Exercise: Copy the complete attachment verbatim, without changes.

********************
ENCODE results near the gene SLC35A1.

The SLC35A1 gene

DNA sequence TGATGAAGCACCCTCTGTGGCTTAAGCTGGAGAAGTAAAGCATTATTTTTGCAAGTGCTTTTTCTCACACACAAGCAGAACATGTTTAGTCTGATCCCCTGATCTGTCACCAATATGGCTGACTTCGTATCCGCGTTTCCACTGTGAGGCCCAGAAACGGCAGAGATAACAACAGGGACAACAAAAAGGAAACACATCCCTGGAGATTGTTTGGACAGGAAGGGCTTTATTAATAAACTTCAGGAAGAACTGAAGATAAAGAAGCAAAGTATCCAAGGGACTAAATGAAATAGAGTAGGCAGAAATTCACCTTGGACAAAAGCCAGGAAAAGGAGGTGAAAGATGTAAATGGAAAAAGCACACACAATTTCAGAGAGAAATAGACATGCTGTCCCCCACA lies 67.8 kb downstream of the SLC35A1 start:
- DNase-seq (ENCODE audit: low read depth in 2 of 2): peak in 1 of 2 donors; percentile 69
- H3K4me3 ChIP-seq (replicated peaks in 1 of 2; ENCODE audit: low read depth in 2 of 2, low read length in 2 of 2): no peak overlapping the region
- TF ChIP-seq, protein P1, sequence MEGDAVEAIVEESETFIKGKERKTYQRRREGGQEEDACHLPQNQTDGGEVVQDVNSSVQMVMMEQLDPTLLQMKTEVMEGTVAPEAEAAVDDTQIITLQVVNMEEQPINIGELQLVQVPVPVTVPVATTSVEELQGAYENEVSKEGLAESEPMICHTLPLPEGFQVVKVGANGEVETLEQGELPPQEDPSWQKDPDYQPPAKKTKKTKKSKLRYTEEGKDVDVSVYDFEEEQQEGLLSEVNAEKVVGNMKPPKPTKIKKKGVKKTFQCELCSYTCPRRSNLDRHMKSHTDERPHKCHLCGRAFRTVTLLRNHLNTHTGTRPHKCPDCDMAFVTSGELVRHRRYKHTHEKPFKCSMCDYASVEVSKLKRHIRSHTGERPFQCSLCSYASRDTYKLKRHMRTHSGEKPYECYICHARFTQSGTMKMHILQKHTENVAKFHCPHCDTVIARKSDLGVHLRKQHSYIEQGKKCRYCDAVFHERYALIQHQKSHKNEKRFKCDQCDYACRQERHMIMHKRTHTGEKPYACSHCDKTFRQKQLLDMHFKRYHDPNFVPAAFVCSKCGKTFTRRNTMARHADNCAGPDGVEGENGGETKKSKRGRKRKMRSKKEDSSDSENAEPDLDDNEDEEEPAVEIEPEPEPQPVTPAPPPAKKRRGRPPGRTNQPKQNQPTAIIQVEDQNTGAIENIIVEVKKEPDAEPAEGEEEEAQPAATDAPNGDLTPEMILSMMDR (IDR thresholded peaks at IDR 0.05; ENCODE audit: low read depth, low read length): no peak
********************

ENCODE results near the gene SLC35A1.

The SLC35A1 gene

DNA sequence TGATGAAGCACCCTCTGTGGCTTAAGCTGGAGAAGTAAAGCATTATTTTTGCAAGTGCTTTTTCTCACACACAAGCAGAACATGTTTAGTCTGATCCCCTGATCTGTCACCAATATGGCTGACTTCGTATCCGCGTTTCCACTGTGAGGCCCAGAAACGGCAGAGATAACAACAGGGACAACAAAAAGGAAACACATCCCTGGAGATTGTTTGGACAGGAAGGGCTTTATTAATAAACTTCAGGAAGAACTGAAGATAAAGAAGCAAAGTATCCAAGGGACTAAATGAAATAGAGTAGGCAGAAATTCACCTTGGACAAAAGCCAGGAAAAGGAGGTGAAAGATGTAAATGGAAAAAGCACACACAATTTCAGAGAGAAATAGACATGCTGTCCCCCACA lies 67.8 kb downstream of the SLC35A1 start:
- DNase-seq (ENCODE audit: low read depth in 2 of 2): peak in 1 of 2 donors; percentile 69
- H3K4me3 ChIP-seq (replicated peaks in 1 of 2; ENCODE audit: low read depth in 2 of 2, low read length in 2 of 2): no peak overlapping the region
- TF ChIP-seq, protein P1, sequence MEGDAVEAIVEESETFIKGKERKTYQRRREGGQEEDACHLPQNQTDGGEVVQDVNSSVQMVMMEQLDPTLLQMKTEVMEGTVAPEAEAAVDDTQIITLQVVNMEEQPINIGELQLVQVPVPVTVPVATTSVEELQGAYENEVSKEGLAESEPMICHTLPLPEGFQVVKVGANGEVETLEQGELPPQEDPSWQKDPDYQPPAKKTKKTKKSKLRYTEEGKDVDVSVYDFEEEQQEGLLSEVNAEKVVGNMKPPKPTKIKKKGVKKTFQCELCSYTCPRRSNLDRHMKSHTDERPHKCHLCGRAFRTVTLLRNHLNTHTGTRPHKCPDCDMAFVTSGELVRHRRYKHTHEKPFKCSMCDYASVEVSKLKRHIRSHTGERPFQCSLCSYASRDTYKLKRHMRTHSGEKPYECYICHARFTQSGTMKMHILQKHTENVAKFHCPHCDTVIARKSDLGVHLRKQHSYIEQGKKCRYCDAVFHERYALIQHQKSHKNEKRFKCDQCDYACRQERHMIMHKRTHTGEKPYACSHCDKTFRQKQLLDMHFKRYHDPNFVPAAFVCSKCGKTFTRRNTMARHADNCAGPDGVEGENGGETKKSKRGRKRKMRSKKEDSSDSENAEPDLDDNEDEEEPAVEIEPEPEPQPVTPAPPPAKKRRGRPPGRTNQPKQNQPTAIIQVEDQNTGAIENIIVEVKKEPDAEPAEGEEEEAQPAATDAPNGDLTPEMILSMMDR (IDR thresholded peaks at IDR 0.05; ENCODE audit: low read depth, low read length): no peak